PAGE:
Pastry is sold in frozen blocks (defrost first then roll out) or in
chilled, ready-rolled sheets.
l JusRol – all their range is vegan (except for All Butter and
Sweet Shortcrust). That means the rest of their range – puff,
shortcrust and filo – is OK! Their vol-au-vent cases make
good buffet food with a vegan creamy mushroom filling –
and their pain au chocolate is vegan too
l Sainsbury’s and Tesco each sell their own vegan range –
ready-rolled shortcrust pastry (regular and light) and the
same for puff. Check with other supermarkets’ vegan lists
l Filo pastry of all brands is nearly always vegan. Instead of
using butter in a recipe, use vegan margarine, olive oil or
oil spray
Pasta and noodles
l Dried pasta is usually vegan. The exceptions are some
noodles such as Chinese egg noodles or Italian tagliatelle
(although not all tagliatelle contains egg so check the label).
l Rice noodles – fresh or dried – are nearly always vegan.
l Fresh pasta usually contains egg
Pies and Pasties
Clive’s Pies: most of their range is vegan and includes Chestnut
Cassoulet and Arabian Chickpea. Sold in health food shops and
Forest Foods: Vegetarian Thai Wrap; Vegetarian Smokey
Vegetable Burrito – Goodness Direct mail order and some
Manchester outlets
Holland & Barrett: Vegetarian Jumbo Sos Roll; H&B Porkless Pie
Linda McCartney: Country Pies; Mushroom & Ale Pies
Redwood: Beef-style Pasties
VegOut: slices (Holland & Barrett)
Ready meals
Fry’s: Veg Express Cottage Pie
Innocent Veg Pots. Most of these are vegan and widely available
in major supermarkets
Linda McCartney: Vegetarian Sausage & Bean Stew; Chilli Non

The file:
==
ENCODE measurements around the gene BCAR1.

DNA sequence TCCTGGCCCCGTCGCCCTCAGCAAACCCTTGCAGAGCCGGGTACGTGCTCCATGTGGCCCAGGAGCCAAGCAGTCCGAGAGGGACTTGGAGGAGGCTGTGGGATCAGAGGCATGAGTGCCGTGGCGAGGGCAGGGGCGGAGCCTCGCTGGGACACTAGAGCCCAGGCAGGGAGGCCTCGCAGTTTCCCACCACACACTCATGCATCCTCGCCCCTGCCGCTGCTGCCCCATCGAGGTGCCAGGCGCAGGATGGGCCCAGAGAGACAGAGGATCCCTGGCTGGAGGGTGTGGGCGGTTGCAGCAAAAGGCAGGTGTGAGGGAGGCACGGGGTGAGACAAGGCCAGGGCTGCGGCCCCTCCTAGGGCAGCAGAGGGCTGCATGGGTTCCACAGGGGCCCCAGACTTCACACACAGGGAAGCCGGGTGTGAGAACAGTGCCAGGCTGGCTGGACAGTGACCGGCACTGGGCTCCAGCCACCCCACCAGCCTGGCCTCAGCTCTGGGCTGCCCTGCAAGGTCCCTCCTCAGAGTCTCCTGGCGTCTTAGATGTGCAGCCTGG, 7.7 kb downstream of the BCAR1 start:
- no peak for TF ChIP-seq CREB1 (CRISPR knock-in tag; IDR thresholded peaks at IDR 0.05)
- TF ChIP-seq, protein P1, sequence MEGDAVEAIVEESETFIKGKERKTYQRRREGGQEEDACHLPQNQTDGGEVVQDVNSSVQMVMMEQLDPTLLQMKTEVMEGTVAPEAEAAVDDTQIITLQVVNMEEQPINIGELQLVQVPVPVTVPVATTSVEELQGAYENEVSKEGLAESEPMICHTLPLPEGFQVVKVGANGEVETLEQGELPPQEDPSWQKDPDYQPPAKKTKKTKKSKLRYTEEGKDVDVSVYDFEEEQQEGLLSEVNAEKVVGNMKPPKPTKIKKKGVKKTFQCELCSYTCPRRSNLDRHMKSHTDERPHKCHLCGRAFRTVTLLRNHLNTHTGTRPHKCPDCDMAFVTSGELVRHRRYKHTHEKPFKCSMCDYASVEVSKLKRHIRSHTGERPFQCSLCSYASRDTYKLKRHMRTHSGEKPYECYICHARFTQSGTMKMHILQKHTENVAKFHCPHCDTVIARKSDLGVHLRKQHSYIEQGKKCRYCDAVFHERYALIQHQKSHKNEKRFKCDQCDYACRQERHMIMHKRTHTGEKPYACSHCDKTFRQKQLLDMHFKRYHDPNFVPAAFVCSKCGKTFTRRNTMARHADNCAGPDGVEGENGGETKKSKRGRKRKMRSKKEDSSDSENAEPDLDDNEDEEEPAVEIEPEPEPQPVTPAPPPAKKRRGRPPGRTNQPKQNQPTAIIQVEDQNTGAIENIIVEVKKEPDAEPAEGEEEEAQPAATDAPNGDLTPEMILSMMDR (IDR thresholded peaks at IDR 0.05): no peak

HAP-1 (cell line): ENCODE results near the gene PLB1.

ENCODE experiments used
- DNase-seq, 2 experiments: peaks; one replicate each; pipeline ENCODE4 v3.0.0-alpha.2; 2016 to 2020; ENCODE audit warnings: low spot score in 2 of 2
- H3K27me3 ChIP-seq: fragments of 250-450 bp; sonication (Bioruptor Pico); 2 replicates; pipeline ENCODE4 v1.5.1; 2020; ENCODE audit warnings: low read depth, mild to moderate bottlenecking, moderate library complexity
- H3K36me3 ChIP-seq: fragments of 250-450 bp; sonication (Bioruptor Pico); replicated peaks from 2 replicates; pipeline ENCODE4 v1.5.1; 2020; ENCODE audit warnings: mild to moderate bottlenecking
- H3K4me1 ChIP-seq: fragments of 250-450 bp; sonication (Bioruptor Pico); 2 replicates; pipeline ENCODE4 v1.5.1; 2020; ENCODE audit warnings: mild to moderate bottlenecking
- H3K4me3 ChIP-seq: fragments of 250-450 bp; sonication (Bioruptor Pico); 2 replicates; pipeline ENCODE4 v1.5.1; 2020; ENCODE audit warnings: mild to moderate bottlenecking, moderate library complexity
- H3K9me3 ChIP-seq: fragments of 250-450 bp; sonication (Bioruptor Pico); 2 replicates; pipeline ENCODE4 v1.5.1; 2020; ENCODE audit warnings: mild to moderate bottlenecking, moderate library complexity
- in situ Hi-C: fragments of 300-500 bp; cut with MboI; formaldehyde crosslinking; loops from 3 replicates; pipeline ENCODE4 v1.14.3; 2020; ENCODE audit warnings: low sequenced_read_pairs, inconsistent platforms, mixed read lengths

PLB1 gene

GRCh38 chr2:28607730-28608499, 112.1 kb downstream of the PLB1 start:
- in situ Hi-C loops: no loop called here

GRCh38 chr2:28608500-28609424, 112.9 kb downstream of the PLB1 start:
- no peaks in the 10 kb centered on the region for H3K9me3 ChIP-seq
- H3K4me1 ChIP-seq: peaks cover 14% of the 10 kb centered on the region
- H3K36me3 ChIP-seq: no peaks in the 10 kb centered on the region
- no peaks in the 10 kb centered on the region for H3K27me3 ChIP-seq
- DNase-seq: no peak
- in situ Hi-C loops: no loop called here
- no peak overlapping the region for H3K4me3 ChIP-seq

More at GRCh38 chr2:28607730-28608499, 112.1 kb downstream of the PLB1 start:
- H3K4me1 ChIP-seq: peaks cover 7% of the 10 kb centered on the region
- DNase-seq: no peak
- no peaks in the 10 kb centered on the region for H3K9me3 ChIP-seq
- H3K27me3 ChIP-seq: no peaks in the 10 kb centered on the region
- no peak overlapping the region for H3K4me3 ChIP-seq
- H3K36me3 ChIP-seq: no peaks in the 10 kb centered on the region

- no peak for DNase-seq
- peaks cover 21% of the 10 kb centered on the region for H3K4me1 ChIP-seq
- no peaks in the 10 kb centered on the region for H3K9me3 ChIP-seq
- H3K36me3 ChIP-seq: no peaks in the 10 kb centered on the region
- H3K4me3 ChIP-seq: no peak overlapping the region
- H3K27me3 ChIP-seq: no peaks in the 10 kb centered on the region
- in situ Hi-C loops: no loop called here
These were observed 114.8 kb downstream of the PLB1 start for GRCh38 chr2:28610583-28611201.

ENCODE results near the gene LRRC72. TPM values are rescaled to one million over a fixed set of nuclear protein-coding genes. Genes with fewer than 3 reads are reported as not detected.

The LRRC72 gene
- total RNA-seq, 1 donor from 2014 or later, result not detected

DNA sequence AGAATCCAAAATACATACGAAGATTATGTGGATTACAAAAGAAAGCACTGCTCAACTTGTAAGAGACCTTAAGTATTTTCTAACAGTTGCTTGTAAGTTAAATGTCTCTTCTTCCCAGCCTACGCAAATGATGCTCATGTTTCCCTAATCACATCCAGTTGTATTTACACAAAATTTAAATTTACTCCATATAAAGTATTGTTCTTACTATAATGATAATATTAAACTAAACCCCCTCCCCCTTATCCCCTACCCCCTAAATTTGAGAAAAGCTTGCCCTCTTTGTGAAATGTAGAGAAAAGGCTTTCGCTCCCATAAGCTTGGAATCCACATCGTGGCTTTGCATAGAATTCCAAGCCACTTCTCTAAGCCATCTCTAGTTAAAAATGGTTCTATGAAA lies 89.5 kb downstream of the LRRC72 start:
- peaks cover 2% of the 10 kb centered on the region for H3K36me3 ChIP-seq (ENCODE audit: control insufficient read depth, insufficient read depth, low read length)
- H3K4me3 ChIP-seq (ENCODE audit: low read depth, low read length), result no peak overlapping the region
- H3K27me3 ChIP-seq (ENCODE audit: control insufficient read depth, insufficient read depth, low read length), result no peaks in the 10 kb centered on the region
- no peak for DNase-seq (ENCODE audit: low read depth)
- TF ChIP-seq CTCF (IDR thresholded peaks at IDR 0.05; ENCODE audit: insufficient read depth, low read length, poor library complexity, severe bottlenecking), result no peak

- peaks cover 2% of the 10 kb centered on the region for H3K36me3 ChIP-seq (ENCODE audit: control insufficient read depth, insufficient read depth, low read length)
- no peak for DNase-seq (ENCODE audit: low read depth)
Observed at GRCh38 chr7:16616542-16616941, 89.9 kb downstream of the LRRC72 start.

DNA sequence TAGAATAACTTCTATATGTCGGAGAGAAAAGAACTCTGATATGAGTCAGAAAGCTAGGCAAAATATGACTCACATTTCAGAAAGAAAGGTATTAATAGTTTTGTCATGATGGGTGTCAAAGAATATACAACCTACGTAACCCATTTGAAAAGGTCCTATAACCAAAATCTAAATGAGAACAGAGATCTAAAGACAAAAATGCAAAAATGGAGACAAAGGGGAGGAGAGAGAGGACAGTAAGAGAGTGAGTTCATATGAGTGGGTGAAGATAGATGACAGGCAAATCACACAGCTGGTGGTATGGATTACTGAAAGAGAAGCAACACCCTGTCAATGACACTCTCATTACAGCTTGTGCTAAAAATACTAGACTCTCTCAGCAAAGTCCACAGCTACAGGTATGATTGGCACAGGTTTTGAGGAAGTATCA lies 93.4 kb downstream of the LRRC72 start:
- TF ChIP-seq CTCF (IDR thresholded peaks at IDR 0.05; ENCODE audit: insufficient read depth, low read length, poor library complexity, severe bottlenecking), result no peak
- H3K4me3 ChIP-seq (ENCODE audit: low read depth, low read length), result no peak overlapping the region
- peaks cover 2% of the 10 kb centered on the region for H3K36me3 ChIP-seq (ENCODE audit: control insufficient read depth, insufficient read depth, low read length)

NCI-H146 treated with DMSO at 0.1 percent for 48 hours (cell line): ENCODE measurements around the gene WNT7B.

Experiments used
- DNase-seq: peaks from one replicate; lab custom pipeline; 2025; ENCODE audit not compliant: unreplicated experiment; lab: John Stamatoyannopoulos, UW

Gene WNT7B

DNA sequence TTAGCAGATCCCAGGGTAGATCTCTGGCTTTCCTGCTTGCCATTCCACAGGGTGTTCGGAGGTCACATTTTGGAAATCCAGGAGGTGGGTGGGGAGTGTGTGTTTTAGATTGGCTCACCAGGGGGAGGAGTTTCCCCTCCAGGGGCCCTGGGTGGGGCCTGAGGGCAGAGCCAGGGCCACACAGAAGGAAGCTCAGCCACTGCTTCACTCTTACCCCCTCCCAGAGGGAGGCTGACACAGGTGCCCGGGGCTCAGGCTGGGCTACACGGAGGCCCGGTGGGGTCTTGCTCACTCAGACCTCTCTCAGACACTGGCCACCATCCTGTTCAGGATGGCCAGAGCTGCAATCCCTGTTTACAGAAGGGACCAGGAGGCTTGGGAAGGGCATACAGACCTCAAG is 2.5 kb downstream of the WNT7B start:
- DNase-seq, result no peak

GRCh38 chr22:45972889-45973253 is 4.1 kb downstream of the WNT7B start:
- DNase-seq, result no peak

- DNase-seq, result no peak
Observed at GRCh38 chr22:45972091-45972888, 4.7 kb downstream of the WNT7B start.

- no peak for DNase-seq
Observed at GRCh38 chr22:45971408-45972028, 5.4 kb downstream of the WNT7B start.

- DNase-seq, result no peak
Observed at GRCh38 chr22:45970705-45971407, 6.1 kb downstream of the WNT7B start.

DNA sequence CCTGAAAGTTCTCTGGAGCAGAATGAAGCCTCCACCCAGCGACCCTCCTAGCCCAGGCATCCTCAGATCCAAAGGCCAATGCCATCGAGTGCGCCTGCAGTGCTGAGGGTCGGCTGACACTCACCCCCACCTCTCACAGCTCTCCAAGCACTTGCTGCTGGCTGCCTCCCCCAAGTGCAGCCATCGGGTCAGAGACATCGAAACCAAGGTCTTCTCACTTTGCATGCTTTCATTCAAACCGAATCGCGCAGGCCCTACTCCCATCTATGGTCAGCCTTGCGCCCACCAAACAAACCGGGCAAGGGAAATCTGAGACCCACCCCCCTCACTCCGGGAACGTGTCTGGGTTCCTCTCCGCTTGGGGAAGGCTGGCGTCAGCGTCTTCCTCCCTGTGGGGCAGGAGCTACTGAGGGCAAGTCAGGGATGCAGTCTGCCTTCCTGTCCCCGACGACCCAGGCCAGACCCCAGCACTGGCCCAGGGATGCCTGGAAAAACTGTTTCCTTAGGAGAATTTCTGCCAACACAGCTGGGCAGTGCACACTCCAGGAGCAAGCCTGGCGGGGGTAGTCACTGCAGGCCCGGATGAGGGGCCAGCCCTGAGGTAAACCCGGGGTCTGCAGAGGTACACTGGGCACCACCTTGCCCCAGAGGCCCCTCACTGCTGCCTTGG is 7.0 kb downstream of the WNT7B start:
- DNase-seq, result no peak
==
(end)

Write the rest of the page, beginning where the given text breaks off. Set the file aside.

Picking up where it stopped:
Carne with Rice
Simply Organic: Pure & Pronto: Vegetable Casserole
Supermarkets: most sell a small range of vegan own-brand
ready meals or side dishes – these are often Indian. Just watch
out for added butter, yoghurt and cream etc
There are too many types to list individually. However:
l mixed leaf bags are usually vegan, although sachets of
dressing might not be
l mixed salads – eg grain or pulse-based are delicious and
there are quite a few to choose from. Just check there is no
added feta, parmesan, honey and such
l avoid coleslaw/mayo-based salads and anything else with
cheese, yoghurt, honey etc. See our supermarket lists for a
good selection. And see page 62 for Salad Dressings.
However, it takes only a few minutes to make your own
coleslaw – grate a bit of white cabbage and carrot, add
some chopped spring onion and mix thoroughly with vegan
mayo (thinned down with a little soya or rice milk) plus salt
and pepper.
Savoury snacks
l Falafels
l Indian vegetarian snacks – pakoras, samosas, onion bhajis
l Chinese vegetarian spring rolls
All these are usually fine and make a great standby for parties
and celebrations. Just check that nothing odd like milk has been
added! A vegan-suitable range is available in just about every
supermarket, as well as some health food shops.
Soup is usually sold as fresh or tinned. Either way you will find
plenty of vegan flavours to choose from. Beware anything that
says ‘cream of’ as it often contains – surprise! – cream or milk.
Fresh soup – supermarket own brands tend to be the best
Asda: see page 15
Co-op: see page 17
Covent Garden: Tomato, Vegetable & Lentil; Minestrone; Plum
Tomato & Basil; Caribbean Sweet Potato; Moroccan Tagine
M&S: see page 22-23
Sainsbury’s: Minestrone; Tomato & Basil; Tomato, Lentil & Red
Pepper; Tomato, Roasted Vegetable & Olive; Spicy Mexican Bean
& Chipotle Chilli; Organic Vegetable & Barley; Organic Red Lentil;
Mexican Tomato Salsa
Tesco: Tomato & Basil; Minestrone; Tesco Finest Puy Lentil & Vine
Ripened Tomato; Chilli Bean; Lentil, Bean & Barley; Tesco Finest
Bean, Corn & Chipotle Soup
Waitrose: Tomato & Fresh Basil; Gazpacho; Red Lentil & Chilli;
Italian Bean; Tomato, Red Pepper & Chipotle Chilli; Vegetable &
Lentil; Spiced Chickpea & Lentil. See page 33
Tinned soup – the same rules apply so check the label. Amy’s
Kitchen range is particularly good and tastes much fresher than
most tins and each supermarket will sell one or two vegan soups
in its tinned range.
Dairy and egg alternatives
Vegan cheese has improved vastly over the years, as has the
range of products and flavours available. There is no vegan Brie
yet but who knows…?
Mozzarisella: vegan mozzarella that melts. www.mozzarisella.co.uk
Redwood hard cheese: Cheezly comes in at least nine assorted